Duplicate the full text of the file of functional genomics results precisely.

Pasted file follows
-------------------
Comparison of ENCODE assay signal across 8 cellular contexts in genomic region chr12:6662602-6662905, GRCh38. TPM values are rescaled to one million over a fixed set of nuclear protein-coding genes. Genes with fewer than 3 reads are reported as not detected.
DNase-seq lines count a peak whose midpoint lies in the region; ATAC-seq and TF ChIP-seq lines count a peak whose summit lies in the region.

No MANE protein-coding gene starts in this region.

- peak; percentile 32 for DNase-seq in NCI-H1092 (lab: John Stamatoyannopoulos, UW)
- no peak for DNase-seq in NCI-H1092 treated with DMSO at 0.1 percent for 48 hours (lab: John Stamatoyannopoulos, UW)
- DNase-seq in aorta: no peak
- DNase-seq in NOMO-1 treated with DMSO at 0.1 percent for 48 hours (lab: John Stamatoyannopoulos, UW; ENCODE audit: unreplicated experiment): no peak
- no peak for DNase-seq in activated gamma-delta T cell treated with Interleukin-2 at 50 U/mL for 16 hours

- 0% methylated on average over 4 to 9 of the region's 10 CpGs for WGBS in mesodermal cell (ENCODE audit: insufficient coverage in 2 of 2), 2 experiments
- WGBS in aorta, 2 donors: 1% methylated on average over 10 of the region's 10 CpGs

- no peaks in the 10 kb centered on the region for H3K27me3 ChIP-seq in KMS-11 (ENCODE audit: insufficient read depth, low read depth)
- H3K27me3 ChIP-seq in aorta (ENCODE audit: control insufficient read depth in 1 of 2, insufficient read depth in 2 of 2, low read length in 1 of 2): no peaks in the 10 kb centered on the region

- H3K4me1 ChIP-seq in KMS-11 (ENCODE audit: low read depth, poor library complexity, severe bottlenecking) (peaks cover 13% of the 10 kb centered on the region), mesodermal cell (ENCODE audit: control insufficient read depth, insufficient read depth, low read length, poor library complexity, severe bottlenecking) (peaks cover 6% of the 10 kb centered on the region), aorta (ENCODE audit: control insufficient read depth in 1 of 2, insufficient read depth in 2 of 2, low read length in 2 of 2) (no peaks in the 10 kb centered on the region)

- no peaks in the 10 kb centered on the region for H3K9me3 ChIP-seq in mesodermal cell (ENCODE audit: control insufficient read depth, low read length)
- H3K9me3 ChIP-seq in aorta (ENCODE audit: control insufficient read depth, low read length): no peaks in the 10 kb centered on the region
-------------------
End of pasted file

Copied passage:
Comparison of ENCODE assay signal across 8 cellular contexts in genomic region chr12:6662602-6662905, GRCh38. TPM values are rescaled to one million over a fixed set of nuclear protein-coding genes. Genes with fewer than 3 reads are reported as not detected.
DNase-seq lines count a peak whose midpoint lies in the region; ATAC-seq and TF ChIP-seq lines count a peak whose summit lies in the region.

No MANE protein-coding gene starts in this region.

- peak; percentile 32 for DNase-seq in NCI-H1092 (lab: John Stamatoyannopoulos, UW)
- no peak for DNase-seq in NCI-H1092 treated with DMSO at 0.1 percent for 48 hours (lab: John Stamatoyannopoulos, UW)
- DNase-seq in aorta: no peak
- DNase-seq in NOMO-1 treated with DMSO at 0.1 percent for 48 hours (lab: John Stamatoyannopoulos, UW; ENCODE audit: unreplicated experiment): no peak
- no peak for DNase-seq in activated gamma-delta T cell treated with Interleukin-2 at 50 U/mL for 16 hours

- 0% methylated on average over 4 to 9 of the region's 10 CpGs for WGBS in mesodermal cell (ENCODE audit: insufficient coverage in 2 of 2), 2 experiments
- WGBS in aorta, 2 donors: 1% methylated on average over 10 of the region's 10 CpGs

- no peaks in the 10 kb centered on the region for H3K27me3 ChIP-seq in KMS-11 (ENCODE audit: insufficient read depth, low read depth)
- H3K27me3 ChIP-seq in aorta (ENCODE audit: control insufficient read depth in 1 of 2, insufficient read depth in 2 of 2, low read length in 1 of 2): no peaks in the 10 kb centered on the region

- H3K4me1 ChIP-seq in KMS-11 (ENCODE audit: low read depth, poor library complexity, severe bottlenecking) (peaks cover 13% of the 10 kb centered on the region), mesodermal cell (ENCODE audit: control insufficient read depth, insufficient read depth, low read length, poor library complexity, severe bottlenecking) (peaks cover 6% of the 10 kb centered on the region), aorta (ENCODE audit: control insufficient read depth in 1 of 2, insufficient read depth in 2 of 2, low read length in 2 of 2) (no peaks in the 10 kb centered on the region)

- no peaks in the 10 kb centered on the region for H3K9me3 ChIP-seq in mesodermal cell (ENCODE audit: control insufficient read depth, low read length)
- H3K9me3 ChIP-seq in aorta (ENCODE audit: control insufficient read depth, low read length): no peaks in the 10 kb centered on the region